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Internal Embeddedness, Headquarters Involvement, and Innovation Importance in Multinational Enterprises

Authors


  • All authors have contributed equally to this paper.

Henrik Dellestrand, Department of Business Studies, Uppsala University, Box 513, SE-751 20 Uppsala, Sweden (henrik.dellestrand@fek.uu.se)

abstract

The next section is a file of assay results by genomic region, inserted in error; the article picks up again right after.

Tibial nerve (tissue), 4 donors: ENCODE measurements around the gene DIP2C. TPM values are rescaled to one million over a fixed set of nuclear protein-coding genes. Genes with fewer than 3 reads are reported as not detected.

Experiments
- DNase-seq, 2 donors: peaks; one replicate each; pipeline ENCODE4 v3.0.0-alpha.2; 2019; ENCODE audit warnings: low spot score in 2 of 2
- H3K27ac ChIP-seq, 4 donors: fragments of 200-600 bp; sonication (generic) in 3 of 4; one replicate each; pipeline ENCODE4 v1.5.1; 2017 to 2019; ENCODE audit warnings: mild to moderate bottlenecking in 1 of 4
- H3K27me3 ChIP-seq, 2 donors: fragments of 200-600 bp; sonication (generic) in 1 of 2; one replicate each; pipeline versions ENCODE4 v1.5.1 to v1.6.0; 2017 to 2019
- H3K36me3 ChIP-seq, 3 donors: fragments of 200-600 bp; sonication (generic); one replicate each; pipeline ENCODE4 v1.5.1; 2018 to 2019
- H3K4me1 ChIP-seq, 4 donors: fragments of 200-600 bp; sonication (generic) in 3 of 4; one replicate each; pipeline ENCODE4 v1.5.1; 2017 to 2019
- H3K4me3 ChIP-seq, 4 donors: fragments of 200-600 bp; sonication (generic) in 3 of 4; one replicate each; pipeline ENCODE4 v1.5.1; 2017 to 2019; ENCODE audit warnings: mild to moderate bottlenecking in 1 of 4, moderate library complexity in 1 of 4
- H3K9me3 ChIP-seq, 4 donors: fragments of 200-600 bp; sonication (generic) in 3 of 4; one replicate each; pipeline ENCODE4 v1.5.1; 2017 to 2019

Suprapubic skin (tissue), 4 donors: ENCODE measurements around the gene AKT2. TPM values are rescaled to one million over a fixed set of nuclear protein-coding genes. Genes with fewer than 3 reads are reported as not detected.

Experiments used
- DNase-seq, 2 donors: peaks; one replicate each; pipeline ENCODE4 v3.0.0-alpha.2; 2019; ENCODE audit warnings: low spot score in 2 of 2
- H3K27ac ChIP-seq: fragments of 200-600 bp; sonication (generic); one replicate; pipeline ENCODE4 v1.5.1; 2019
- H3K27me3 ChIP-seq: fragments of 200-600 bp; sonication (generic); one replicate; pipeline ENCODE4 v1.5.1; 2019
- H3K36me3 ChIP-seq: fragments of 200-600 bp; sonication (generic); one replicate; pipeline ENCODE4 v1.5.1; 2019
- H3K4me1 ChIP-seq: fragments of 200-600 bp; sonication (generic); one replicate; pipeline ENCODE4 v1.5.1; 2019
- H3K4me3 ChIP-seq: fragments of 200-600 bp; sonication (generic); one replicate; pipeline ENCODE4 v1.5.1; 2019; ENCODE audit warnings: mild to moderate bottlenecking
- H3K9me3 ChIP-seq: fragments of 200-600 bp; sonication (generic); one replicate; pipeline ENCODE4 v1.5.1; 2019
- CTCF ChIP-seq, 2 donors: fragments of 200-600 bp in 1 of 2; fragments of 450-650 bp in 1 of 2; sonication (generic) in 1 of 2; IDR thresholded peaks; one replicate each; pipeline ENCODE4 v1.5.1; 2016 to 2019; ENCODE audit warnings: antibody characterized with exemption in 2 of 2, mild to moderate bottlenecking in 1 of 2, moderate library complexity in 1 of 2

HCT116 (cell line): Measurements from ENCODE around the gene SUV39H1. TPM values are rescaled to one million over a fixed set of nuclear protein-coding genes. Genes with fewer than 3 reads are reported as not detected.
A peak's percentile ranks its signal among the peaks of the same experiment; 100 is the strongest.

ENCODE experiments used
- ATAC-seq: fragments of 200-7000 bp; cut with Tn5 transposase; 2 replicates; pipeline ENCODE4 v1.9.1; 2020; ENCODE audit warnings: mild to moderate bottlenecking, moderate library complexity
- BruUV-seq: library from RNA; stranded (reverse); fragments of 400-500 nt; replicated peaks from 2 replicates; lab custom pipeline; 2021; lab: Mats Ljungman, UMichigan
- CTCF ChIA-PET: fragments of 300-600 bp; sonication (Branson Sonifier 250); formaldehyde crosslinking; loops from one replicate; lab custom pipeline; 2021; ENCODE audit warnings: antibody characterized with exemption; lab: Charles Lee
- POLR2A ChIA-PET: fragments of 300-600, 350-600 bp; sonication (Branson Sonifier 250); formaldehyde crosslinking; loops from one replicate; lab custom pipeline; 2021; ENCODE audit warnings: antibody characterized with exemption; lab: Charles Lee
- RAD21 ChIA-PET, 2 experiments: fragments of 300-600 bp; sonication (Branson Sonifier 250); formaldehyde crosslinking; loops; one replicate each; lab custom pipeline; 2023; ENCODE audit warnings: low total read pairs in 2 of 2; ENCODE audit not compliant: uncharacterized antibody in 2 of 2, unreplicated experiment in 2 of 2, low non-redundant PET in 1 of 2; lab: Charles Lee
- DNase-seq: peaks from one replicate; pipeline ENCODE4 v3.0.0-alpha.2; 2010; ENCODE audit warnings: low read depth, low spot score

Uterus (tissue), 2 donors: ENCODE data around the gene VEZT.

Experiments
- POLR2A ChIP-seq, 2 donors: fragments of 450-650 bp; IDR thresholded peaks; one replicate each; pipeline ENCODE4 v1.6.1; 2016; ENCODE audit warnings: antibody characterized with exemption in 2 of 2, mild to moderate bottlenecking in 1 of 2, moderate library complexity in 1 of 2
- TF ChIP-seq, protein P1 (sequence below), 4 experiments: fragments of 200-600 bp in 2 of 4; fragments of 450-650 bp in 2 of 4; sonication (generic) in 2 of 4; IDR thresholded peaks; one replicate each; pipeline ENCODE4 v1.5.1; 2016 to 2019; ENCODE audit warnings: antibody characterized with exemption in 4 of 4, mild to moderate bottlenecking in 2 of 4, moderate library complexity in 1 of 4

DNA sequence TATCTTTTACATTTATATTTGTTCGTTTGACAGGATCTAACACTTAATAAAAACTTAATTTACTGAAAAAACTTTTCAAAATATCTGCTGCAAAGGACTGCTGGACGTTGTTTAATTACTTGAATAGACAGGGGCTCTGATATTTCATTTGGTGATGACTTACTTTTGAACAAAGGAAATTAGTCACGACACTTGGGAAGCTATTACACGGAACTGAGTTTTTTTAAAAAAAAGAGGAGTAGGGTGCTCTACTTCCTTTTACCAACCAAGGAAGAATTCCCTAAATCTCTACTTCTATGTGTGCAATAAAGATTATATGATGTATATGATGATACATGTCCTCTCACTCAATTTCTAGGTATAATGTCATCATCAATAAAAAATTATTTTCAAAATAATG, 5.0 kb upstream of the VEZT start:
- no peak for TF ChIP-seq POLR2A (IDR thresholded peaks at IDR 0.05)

In this paper we apply a business network perspective to investigate the effects of internal embeddedness and headquarters involvement on subsidiaries' innovation-related competencies, and on the perceived importance of innovation in multinational enterprises. A model framed in the innovation context is developed and six hypotheses are tested on 85 innovation projects in 23 multinational enterprises using partial least squares based structural equation modelling. The results suggest that, contrary to predictions of the business network perspective, headquarters involvement in the innovation development process improves subsidiary competencies while internal embeddedness does not. Headquarters involvement, driven by subsidiary internal embeddedness, enhances the innovation impact on the subsidiary, which in turn influences innovation importance at corporate level. Thus, the business network perspective is challenged but at the same time expanded in terms of highlighting the role of, and interplay between, different internal corporate actors, particularly the role of headquarters, in developing competencies and creating competitive advantage.

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